Cheese Puffs Had A Secret First Life As Cow Feed

The next time you're about to dig into a bowl of cheese puffs — also known as America's favorite cheesy snack — pause to appreciate the origins of the savory, crispy snack as cow feed. That's because, like butter or oyster sauce, cheese puffs are the byproduct of pure chance.

Cows need to eat, and on an industrial level, mass amounts of cow feed are needed. One of the first feed companies, the Flakall Corporation, received a patent for its innovative feed grinder machine in 1935. Three years later, it received another protecting its unique manufacturing process. Soon after, the machine meant to grind cow feed accidentally created the world's first puffed corn snack. Machinist Edward Wilson was fixing a grinder when he noticed puffed ends of the feed, called collettes, which were the result of using wet corn to clean the machine. Wilson took the ends home to his wife. The couple ended up snacking on what was still technically animal feed, with a few flavorings added.

Others soon caught on to the corn puff idea. Soon, the Flakall Corporation decided to pivot its focus and even ran a contest to name the newfangled treat. The winner: Korn Kurls. The name came from a woman who was inspired by the shape of the snack, which made her think of curled hair. Soon after, Wilson went on military duty and left his shares of the Flakall business to a man named Melbourne Reed. Wilson's wife sold her shares to Harry Adams.

One person took Korn Kurls to cheese puff modernity

The concept of a Korn Kurl proved to be so popular that Reed and his wife also had fun in the kitchen experimenting with the puffy product, testing different recipes and adding different flavors to the snack. Their homemade attempts resembled modern Cheetos or baked corn puffs. The pair then took their creations to a local tavern for taste testing.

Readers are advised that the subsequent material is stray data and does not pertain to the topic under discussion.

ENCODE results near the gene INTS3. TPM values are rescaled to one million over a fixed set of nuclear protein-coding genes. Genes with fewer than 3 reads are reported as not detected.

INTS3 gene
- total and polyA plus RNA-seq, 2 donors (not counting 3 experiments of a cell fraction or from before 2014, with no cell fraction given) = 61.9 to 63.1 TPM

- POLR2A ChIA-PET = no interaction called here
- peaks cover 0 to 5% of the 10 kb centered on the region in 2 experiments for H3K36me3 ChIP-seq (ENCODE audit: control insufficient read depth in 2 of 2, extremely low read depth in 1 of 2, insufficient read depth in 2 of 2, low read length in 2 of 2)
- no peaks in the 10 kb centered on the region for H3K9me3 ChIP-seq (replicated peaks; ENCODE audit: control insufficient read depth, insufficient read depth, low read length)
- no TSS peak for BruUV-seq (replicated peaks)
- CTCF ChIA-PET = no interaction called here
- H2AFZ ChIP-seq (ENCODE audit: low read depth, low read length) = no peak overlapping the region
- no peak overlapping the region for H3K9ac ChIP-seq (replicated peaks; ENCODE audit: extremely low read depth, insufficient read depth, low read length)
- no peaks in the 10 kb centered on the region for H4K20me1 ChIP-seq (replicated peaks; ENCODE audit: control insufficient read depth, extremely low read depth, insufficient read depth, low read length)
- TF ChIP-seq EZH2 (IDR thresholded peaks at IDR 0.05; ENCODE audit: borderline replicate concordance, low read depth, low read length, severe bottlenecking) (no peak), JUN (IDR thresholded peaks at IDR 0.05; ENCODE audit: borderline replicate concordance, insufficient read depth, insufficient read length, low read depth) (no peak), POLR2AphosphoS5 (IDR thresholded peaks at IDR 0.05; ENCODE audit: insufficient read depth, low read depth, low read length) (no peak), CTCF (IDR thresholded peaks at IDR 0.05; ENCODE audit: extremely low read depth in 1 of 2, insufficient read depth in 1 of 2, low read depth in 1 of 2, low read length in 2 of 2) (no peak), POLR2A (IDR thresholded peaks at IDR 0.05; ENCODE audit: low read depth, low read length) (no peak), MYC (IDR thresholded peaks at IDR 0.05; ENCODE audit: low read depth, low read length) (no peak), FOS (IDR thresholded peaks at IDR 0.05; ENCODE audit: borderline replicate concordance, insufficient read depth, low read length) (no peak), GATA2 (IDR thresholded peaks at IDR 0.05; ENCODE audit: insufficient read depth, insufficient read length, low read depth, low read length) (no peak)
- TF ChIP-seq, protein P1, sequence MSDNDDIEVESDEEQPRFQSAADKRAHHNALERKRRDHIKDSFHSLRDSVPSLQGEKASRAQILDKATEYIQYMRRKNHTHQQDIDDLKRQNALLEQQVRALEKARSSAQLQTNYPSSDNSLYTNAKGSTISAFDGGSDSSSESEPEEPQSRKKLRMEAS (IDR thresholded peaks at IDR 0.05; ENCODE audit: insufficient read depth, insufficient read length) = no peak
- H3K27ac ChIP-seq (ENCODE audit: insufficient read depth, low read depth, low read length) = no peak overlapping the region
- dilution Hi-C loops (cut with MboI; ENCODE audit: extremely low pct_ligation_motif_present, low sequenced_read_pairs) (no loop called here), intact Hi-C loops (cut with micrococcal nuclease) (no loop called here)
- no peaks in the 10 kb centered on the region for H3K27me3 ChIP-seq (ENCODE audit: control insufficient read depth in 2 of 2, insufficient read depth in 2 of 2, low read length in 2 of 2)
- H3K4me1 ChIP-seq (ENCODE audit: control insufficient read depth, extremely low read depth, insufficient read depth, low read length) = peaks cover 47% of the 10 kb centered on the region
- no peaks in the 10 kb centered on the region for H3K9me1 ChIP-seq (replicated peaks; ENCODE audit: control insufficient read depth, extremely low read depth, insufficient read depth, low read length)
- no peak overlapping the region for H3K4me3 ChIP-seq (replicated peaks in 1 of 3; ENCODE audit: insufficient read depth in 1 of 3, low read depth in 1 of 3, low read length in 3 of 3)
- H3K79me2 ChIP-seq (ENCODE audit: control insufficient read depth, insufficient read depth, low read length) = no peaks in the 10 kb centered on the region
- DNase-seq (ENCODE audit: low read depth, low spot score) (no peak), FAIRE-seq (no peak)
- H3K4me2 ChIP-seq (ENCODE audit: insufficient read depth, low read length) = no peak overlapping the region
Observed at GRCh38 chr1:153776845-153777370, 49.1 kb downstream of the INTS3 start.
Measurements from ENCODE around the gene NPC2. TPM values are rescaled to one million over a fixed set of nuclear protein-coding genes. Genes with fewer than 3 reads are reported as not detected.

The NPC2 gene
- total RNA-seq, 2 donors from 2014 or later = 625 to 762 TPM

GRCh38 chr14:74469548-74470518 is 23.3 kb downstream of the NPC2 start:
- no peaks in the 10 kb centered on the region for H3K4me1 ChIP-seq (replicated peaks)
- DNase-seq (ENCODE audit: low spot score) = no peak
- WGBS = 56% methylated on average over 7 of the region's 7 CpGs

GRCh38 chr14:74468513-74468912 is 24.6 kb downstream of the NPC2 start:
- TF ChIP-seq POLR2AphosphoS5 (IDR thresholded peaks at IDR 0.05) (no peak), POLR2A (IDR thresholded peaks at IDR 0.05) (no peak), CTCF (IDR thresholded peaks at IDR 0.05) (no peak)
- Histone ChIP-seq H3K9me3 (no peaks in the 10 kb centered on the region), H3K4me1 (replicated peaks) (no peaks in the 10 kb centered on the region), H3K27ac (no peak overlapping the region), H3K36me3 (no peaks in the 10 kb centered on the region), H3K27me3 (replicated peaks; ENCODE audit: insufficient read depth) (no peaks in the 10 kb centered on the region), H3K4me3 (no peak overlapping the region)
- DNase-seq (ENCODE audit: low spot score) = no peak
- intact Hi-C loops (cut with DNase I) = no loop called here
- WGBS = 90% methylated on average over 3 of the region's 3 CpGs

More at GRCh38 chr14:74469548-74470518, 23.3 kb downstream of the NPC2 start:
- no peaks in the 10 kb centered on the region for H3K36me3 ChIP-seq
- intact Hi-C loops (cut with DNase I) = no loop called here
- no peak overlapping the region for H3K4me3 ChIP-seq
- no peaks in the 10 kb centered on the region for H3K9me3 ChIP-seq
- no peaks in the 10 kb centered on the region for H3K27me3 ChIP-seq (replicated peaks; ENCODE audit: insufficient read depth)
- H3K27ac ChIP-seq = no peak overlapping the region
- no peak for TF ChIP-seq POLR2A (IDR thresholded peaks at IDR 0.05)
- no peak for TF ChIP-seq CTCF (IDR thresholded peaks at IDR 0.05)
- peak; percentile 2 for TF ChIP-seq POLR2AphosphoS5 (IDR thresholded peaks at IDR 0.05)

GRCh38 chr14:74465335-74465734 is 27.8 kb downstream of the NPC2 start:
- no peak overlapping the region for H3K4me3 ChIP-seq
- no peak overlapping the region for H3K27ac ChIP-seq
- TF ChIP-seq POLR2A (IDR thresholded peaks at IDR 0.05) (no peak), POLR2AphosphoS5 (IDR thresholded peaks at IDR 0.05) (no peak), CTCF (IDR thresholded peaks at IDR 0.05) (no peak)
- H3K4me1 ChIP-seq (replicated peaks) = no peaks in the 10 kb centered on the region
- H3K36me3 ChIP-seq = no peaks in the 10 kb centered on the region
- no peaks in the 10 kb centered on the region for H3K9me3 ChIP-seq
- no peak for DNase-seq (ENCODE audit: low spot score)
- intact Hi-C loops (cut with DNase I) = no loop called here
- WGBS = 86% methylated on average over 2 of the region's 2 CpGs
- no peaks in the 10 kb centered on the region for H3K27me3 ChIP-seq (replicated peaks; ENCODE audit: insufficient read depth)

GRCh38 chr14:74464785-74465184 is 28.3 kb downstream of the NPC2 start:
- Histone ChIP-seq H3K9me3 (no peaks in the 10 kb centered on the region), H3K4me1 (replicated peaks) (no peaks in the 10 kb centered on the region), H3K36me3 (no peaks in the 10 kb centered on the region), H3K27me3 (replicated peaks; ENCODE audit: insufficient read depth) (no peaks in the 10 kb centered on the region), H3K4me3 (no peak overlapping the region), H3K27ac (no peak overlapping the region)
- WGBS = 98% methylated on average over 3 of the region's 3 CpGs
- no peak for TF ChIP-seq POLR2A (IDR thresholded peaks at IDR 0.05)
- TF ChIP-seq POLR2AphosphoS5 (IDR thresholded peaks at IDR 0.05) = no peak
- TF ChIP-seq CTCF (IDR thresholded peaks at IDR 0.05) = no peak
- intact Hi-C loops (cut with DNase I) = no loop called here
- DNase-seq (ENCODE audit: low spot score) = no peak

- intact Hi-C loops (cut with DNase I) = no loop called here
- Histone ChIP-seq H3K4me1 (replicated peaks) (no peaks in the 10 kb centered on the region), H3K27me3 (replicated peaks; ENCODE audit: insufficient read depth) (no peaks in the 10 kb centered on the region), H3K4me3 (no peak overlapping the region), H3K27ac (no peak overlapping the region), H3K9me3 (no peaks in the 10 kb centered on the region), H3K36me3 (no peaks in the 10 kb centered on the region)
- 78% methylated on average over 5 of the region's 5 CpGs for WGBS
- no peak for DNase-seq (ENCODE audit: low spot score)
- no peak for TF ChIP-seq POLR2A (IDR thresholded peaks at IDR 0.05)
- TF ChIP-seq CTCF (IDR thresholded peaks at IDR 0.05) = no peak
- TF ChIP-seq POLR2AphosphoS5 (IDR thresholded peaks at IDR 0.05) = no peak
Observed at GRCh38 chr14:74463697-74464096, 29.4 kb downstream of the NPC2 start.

The results of this focus group testing were clear, with many lauding the Reeds' method of deep frying the corn snacks and coating the result in cheese. By 1941, under Reed's Food Products, the Reeds began to distribute Korn Kurls in multiple states. World War II interrupted cheese puff production, but Harry Adams (who owned the most shares of the company) and his sons made Korn Kurls again after the war. Beatrice Foods then bought the company and two related operations by 1961. Over the years, other owners came into play, finally resulting in Frito-Lay which was acquired by PepsiCo in 1965. 

The rest, as they say, is history, although there are alternative cheesy puffed corn snack origin stories. Some credit Morrie Yohai with the creation of the Cheez Doodle, while the Cheeto was pioneered by Charles Elmer Doolin, who founded Frito. So there you have it: the next time you crunch into a Cheetos, Cheez Doodle, or another corn puff-based treat, you can also appreciate the snack's history of innovation, ingenuity, and chance all in one cheesy bite.